The professor is just finishing his lunch. On the pullout shelf of his desk nearest his study window stand honey, yogurt, and dark bread. On the shelf just above his desk a bronze bust of Beethoven frowns down, as if puzzling over the Ninth -- or perhaps just hungry.
Above, beside, and all around Beethoven are books. Wall to wall. Extending to the ceiling. Shakespeare. The Bible. An old edition of Sir Walter Scott. Lots and lots of Milton.
''Why do you thinkm you want to be an English major?'' the professor asks the prospective student.
The parents of the prospective student find everything somehow reassuring. The professor's gentle voice. The way he tilts back in his chair. This little universe of enlightenment -- maybe nine by twelve -- overlooking a street of red-brick buildings facing, on the other side, white clapboard houses.
One travels downm to Maine from Massachusetts. On the way down to Maine this April morning the prospective student had read Francoise Sagan aloud to the parents, against a background of rock on the car radio. The route was the same road taken to vacation summers before. It struck the journeyers as a serene world, this country dotted with old European names: Mexico, Paris, Norway. The apple trees were bare now, and the cornfields full of dead stalks, but the promise of harvest remained in the mind's eye.
You could smell the pine trees through the windows. White birches bordered a lake. Then, coming around a sudden turn or descending a hill, still another white church spire kept coming into view.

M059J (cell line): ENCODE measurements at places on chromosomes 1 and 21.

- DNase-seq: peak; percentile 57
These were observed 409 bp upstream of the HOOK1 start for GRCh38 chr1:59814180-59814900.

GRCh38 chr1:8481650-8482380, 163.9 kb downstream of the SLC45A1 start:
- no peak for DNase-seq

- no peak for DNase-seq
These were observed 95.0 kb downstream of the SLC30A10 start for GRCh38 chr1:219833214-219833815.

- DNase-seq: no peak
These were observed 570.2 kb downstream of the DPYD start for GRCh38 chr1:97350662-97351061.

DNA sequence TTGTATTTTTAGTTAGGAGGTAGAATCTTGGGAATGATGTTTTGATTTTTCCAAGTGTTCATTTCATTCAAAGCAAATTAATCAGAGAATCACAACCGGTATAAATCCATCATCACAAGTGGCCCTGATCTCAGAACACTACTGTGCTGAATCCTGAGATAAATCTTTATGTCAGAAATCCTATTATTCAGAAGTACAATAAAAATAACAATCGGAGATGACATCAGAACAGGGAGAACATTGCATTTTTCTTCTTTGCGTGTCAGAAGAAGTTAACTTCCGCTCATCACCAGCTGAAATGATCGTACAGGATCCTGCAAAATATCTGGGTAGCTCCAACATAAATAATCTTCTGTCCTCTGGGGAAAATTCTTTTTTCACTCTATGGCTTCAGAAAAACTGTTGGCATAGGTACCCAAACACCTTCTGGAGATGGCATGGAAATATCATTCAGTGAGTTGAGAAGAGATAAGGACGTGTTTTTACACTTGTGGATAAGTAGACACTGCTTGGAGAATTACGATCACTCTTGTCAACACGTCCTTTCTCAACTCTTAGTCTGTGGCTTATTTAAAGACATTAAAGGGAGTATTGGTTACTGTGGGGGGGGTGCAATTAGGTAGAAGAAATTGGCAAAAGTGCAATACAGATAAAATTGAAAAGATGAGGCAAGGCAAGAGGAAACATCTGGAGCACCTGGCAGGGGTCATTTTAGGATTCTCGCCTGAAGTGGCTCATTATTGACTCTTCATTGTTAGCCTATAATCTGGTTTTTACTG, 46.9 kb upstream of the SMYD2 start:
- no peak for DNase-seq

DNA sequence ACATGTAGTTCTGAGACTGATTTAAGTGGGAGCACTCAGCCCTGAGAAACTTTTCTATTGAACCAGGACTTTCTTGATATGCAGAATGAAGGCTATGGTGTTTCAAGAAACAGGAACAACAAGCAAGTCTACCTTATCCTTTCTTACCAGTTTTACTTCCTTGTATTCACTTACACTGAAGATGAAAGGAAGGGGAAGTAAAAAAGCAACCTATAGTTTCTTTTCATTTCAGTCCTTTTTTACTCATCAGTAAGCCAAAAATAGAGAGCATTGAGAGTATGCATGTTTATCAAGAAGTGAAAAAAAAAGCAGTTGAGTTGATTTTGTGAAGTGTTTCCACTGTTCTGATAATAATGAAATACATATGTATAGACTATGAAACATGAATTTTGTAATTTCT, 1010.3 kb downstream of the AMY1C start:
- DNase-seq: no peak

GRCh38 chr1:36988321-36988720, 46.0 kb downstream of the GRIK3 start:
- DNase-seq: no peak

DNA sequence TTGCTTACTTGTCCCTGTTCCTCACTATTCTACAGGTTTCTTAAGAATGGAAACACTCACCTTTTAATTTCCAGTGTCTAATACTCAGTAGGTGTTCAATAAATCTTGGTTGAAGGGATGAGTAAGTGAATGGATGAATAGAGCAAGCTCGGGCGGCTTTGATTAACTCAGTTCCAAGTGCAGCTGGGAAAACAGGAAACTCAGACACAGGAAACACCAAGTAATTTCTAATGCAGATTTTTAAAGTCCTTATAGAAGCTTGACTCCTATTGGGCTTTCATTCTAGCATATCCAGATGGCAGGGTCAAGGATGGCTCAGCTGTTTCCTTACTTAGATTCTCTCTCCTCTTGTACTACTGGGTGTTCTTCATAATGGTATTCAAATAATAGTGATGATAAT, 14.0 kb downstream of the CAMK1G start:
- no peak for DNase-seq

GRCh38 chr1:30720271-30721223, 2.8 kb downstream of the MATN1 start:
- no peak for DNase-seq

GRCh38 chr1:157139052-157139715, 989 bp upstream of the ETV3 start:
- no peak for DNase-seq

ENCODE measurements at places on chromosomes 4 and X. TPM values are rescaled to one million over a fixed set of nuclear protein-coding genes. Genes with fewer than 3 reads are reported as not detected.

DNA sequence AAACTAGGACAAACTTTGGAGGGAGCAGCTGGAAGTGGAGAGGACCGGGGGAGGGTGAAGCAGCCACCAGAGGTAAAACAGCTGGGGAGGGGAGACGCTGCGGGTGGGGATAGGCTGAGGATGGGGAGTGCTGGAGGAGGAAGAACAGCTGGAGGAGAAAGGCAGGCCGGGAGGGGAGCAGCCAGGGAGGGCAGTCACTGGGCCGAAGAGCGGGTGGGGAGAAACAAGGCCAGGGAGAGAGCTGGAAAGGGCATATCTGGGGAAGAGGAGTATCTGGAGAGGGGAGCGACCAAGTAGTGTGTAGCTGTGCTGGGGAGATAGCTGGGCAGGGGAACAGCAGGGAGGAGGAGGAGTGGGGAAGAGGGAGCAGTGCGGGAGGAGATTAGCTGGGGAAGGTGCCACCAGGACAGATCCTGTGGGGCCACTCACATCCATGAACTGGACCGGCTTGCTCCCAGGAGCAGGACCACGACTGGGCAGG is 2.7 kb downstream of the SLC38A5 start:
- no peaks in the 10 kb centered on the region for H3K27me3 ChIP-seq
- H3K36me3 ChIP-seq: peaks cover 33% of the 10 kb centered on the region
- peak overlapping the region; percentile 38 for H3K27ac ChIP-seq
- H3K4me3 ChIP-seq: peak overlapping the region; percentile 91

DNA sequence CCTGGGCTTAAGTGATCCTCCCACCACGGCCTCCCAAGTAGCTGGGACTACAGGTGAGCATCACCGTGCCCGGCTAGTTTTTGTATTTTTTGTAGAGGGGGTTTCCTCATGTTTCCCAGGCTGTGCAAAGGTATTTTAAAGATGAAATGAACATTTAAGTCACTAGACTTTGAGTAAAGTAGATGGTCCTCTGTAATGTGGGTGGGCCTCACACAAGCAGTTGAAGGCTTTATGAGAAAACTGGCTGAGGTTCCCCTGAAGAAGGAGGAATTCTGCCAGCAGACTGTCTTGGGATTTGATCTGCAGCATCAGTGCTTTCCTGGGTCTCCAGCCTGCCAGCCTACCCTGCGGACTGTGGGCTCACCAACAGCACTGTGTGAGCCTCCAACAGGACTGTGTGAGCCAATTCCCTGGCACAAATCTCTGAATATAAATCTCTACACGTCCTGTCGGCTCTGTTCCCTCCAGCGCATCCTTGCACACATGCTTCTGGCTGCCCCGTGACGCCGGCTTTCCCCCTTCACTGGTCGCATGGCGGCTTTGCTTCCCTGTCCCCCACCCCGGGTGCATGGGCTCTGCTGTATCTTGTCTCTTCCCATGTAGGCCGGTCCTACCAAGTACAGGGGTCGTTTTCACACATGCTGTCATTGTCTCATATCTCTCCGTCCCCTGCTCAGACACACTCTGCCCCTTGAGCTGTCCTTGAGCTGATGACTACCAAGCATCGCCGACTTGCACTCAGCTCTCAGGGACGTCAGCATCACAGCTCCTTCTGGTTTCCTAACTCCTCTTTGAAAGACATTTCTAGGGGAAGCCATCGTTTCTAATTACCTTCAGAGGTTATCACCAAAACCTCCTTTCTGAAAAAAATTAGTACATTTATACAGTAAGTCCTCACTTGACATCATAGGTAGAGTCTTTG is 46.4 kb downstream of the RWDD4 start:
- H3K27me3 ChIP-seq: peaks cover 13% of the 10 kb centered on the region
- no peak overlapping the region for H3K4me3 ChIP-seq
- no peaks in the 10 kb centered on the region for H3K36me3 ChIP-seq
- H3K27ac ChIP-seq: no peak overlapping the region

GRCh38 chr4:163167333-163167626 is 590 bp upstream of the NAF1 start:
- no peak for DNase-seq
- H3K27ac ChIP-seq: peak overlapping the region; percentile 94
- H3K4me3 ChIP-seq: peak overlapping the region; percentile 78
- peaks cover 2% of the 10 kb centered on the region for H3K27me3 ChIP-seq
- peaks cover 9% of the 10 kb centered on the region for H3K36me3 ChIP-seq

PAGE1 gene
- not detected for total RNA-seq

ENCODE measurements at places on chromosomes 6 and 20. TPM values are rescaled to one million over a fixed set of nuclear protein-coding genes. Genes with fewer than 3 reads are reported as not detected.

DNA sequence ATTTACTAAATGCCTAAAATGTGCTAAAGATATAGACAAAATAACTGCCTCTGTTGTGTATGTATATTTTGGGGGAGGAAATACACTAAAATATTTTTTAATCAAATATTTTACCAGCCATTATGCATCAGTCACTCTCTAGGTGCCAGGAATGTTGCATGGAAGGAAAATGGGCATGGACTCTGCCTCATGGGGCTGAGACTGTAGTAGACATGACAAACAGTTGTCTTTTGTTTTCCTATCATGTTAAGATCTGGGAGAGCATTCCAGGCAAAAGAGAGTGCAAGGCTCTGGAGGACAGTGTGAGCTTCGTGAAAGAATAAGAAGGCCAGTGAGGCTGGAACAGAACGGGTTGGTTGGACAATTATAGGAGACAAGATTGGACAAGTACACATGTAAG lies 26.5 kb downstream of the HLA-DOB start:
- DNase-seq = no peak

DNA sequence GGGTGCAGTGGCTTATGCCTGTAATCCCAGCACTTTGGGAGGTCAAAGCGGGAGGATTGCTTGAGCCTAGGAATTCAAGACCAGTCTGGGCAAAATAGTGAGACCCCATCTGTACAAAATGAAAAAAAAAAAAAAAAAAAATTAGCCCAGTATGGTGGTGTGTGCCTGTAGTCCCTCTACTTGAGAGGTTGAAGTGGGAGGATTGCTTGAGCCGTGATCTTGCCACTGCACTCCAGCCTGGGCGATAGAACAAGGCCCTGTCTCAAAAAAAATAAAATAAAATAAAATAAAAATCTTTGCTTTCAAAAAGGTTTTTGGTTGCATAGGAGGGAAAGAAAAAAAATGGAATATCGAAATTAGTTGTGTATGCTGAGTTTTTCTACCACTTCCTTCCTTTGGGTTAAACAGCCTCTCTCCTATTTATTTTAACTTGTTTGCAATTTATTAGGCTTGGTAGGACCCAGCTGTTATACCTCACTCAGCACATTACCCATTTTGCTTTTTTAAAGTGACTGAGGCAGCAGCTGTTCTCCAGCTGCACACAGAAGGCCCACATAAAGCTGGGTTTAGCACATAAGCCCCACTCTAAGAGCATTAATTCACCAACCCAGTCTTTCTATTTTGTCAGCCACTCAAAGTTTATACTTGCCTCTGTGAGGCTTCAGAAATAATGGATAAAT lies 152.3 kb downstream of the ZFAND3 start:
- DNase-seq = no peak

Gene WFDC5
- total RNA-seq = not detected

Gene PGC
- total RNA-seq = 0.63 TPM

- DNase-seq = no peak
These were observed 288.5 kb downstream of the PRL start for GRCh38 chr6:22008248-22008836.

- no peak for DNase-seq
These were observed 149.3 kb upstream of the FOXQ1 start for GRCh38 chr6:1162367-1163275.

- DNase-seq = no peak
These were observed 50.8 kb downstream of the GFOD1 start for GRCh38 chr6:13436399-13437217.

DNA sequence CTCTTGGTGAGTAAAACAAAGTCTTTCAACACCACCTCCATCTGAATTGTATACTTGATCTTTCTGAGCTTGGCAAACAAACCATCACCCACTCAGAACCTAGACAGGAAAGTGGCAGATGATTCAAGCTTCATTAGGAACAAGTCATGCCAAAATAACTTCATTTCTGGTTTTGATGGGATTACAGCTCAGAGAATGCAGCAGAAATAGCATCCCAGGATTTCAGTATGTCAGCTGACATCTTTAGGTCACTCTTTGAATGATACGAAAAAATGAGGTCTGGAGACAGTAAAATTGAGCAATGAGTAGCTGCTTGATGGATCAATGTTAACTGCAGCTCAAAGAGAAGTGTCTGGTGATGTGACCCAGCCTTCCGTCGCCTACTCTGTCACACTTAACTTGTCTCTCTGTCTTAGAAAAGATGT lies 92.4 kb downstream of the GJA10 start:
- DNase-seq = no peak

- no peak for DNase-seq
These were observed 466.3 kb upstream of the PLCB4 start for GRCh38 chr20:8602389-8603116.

Everything seemed to testify to settled habits of life, even the out-of-shape barns with roof and frame at crazy angles, even the greenhouse sprawled like a collapsed glass tent in somebody's front yard.
The almost deserted road was shared now and then with the occasional pickup truck, driven by men in plaid jackets and baseball caps, straddling the center strip at 35 miles per hour -- always in your direction. Coming from the opposite direction log trucks headed south for the mills, crawling up grades like overburdened pachyderms.
Purple mountains stretched on the northern horizon, and a solitary horse stood motionless by the side of the road -- a painting looking at another painting.
Agrarian. What is it about the very word that comforts the parents of a prospective student -- the ex-child about to be lost?
There's nothing like being the parent of a prospective student to turn you into a shameless devotee of Norman Rockwell. One so wants this home-away-from-home to live up to the idyll of the catalog. In the pictures smiling, clear-eyed students stroll across an unlittered, grassy world where bicycles never get stolen. In the library well-groomed young heads bend over books in a communal act of respect for civilization. In cafeteria scenes you can practically taste the delicious food. Can't you?
The professor in his study listens to the prospective student explain the reasons for selecting English as a major. The prospective student does not really believe in reasons. The prospective student does not really believe in direct answers to direct questions. But the prospective student knows a required ritual when the prospective student sees one.
Afterward the professor explains in his soft voice why he chose English as his major. The pleasures of reading hang in the air like incense.
Can there really be a nuclear arms race? Can such things be happening in El Salvador and the Falkland Islands? Washington and Moscow seem as remote, as fantastic as Mars.
Here is a world of some sanity, some order, some innocence, some kindness. Is this too much for the parents of a prospective student to believe in? Is this too much for anybody to ask for?